"Today was impressive," Washington Nationals' skipper Davey Johnson said when asked about 23-year-old right-hander Stephen Strasburg's outing on Saturday against Atlanta, "... because he had an outstanding changeup, and the curve ball, [he] was getting that over too, and he was spotting his fastball and adding and subtracting on it. It was real impressive." The '09 no.1 overall pick rebounded from three less-than spectacular starts, regained control of his fastball and dominated Braves' hitters for most of the time he was on the mound. "That's the Stras we've all grown to love," the Nats' manager told reporters after the game, "And he was just unbelievable today. Totally in command. I know he was still strong, he still had another inning or two in him, but after the three rough outings, I figured it was the perfect scenario, my bullpen was set up perfect with the job he did. He was just unbelievable. He's fun watching when he's like that."
41,042 fans watched the game in person on Saturday afternoon in the nation's capital...
Strasburg went 7.0 strong, retiring the first eight batters he faced, five of them via strikeout. Strasburg gave up back-to-back two-out hits in the third before stranding both runners and the only other hits he allowed this afternooon came on leadoff singles in the fifth and seventh. Both of those runners were erased on 6-4-3 DP's, and when Strasburg was replaced by Sean Burnett in the top of the eighth, the right-hander had completed seven scoreless with nine K's and eight ground ball outs from the 23 batters he faced. After throwing 81 pitches in 4.0 innings in his May 15th start against the Padres, and throwing 90 and 95 pitches in back-to-back 5.0 inning outings against the Orioles and Braves, Strasburg needed just 90 pitches to get through seven this afternoon.
In the last at bat of Strasburg's eleventh start of 2012, he blew Braves' first baseman Freddy Freeman away with a 98 mph 1-2 two-seamer in an at bat that started with an 81 mph curve for a called strike before three straight heaters at 98, 99 and 98 again on the pitch Freeman went for and missed. "He was using all his pitches," the Nats' 69-year-old manager said, "Had great command and when he finished off, he blew [Freeman] away, I said, 'Man, he's back.' I don't think he ever left, in his mind he left."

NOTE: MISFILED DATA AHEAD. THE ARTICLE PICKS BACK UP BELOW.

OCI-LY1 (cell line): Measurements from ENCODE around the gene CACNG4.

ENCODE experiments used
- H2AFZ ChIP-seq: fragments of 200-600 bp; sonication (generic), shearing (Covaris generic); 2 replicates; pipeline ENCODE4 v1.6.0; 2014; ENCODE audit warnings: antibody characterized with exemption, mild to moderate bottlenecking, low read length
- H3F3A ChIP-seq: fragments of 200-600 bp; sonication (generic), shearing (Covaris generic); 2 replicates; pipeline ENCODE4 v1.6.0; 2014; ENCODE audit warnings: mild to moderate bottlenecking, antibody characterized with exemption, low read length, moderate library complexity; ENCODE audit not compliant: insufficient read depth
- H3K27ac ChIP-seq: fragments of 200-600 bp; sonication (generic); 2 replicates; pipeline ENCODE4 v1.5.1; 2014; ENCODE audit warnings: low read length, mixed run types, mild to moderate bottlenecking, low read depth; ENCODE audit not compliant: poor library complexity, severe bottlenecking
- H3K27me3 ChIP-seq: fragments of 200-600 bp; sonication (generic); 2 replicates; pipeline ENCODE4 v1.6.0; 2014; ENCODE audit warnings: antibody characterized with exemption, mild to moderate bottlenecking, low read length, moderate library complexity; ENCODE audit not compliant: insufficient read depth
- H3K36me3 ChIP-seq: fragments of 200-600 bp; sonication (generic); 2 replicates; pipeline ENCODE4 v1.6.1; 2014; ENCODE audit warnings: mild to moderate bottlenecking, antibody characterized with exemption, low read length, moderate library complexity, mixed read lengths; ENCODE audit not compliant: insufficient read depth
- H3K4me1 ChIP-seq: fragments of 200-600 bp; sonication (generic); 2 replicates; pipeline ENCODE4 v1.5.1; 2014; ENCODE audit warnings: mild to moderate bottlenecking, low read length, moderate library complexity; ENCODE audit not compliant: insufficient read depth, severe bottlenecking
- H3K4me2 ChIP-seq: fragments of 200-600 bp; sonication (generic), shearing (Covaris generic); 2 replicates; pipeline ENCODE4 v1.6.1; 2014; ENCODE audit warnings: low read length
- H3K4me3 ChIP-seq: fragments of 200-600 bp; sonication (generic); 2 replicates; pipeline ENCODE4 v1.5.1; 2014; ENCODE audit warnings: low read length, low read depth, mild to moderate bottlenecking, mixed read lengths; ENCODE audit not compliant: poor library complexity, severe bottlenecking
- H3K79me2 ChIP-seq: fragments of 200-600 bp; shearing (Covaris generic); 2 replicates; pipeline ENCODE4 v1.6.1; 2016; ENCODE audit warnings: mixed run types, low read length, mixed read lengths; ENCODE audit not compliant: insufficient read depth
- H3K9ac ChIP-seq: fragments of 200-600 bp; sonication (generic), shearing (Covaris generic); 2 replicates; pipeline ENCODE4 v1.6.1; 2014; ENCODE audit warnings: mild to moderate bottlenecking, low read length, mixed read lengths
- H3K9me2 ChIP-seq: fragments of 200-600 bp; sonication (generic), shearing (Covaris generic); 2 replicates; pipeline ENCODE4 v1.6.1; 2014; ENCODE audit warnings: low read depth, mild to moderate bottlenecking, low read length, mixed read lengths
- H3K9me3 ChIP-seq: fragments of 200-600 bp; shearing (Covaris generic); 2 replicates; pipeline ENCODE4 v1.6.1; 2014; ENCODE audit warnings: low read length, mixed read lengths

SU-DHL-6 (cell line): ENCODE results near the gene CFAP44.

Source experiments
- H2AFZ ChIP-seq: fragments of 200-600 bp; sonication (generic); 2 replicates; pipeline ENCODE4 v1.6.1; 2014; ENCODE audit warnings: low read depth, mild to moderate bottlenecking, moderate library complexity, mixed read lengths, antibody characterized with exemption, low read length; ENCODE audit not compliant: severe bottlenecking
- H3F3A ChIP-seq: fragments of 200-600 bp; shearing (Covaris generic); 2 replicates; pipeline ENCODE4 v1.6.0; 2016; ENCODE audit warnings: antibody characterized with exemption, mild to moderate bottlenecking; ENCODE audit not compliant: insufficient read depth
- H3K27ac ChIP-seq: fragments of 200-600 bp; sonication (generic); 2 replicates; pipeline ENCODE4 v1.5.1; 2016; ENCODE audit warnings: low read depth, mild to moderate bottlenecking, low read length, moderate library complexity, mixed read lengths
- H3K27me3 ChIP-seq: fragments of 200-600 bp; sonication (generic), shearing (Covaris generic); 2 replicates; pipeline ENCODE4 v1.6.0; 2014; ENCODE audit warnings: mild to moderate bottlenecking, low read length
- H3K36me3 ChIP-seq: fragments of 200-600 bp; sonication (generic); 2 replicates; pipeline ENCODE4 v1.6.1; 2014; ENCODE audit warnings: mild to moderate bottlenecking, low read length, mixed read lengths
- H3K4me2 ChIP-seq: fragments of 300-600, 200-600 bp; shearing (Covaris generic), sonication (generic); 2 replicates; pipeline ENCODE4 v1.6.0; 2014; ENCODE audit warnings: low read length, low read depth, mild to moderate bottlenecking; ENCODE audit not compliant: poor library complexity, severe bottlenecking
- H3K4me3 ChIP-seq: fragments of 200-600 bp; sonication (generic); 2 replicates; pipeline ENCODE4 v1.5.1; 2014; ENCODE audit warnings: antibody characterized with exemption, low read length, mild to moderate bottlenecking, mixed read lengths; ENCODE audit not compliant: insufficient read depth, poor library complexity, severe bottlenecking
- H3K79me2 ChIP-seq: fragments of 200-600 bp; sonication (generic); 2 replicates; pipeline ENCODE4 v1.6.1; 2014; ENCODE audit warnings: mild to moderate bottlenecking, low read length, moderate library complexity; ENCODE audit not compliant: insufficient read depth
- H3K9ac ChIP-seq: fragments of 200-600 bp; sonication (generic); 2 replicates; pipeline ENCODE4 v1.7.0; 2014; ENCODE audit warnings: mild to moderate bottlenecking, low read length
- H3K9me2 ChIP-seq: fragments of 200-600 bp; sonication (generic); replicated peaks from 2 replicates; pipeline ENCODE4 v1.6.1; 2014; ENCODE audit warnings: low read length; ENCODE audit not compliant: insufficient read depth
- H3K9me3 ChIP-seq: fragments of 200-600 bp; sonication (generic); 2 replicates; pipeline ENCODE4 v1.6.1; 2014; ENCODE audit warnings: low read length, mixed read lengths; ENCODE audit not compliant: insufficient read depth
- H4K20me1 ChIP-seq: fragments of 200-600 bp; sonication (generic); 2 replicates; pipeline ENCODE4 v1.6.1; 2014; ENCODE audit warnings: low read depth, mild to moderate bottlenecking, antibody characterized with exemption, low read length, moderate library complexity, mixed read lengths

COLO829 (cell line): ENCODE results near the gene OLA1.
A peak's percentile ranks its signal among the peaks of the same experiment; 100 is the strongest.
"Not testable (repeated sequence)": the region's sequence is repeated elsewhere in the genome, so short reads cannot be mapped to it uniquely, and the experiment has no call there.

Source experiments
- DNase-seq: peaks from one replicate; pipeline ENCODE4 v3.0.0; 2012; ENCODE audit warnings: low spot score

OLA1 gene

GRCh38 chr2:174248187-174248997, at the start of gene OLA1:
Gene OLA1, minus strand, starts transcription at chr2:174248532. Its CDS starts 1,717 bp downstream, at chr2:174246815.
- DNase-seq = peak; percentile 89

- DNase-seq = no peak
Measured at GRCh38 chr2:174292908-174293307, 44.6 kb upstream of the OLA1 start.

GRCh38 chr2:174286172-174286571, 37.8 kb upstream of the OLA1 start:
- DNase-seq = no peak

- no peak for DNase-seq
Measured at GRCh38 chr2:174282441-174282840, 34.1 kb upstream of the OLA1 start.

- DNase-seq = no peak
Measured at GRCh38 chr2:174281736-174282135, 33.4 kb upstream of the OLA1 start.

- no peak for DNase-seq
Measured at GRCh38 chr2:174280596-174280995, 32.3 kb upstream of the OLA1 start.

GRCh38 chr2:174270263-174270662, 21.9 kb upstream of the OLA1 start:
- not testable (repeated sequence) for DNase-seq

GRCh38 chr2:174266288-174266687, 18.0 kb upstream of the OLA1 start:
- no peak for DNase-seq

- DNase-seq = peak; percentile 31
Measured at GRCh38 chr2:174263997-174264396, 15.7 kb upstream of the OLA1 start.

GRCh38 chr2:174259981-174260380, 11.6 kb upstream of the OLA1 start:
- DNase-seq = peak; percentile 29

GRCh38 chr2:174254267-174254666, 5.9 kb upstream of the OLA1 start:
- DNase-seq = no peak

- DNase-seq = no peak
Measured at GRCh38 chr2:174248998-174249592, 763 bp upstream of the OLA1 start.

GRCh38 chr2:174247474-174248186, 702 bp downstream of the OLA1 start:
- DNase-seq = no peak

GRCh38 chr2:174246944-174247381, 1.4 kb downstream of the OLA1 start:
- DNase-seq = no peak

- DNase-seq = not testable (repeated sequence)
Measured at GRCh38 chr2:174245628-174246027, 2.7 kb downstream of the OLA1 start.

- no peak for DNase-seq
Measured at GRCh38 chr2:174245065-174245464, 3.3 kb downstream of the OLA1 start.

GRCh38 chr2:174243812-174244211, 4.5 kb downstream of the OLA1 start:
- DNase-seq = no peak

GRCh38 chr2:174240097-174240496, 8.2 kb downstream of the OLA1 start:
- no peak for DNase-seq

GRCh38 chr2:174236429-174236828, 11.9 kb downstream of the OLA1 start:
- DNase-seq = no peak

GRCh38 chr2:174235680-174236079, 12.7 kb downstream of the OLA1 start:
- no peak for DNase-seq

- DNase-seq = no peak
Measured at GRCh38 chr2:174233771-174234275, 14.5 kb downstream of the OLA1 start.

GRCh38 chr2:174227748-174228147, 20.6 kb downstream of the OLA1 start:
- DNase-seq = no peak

"That's him," Davey Johnson said when asked about the efficient outing by his no.1 starter, "I've seen it time and time again. Low pitch count, strikes out a bunch of people and pitches that kind of ballgame. And since he'd had those three rough outings in his mind, we can live with him now for four or five days."
Strasburg also got a measure of revenge on Braves' second baseman Dan Uggla, who entered today's game 6 for 8 with a double, two home runs, two walks, two K's and seven RBI's in 10 career plate appearances against the Nationals' starter. The second of Uggla's two home runs off Strasburg came last week in Atlanta, when the ATL infielder tied the game at 4-4 with a two-run HR off Strasburg in the fifth and final inning he'd pitch that night.
Strasburg dropped an 83 mph 2-2 curve in for a called strike three in Uggla's first AB in the second, then threw another curve for strike one before striking Uggla out with back-to-back changeups in a quick three-pitch at bat in the fourth. Uggla's final at bat of the night came in the seventh, when he hit a first-pitch fastball to short for one of the two double plays Ian Desmond and Danny Espinosa would turn for their pitcher. Tyler Clippard got Uggla swinging for the final out of the ninth too, so the Atlanta infielder ended the game 0 for 4 with three K's.
Davey Johnson seemed amused and impressed by how his pitcher had reacted to a hitter who's had his number so far in their personal history. "I tell you," Johnson said, "The way he pitched [Uggla] today, it was obvious to me that he wasn't going to give him anything to hit from jump street. I was reading lips on Uggla, I don't want to tell you what I heard him say, but [Strasburg] used his changeup in fastball counts, and his curve ball... it wasn't pretty the way he finished Uggla."
The win was Washington's fourth straight over Atlanta to start the year after the Nationals swept the Braves in their first series of the season last week in Turner Field and it was the sixth straight overall win over the Nats' NL East rivals. "They've got a great ballclub," the Nats' manager said, "But so do we." It was Strasburg's third-straight win, and his sixth overall in 11 starts this season. The (6-1) right-hander lowered his ERA from 2.64 to 2.35, lowered his FIP from 2.55 to 2.32, lowered his BB/9 from 2.64 to 2.35 and raised his K/9 from 10.86 to 10.94 K/9 in 11 starts and 65.0 IP. The added bonus, as Davey Johnson joked, was that he even got to save an inning for a pitcher who is on an as yet undefined limit in his first full-year back from Tommy John surgery. "With the situation this year on innings," the manager explained, "I've been taking innings away from him. Don't tell him I said that."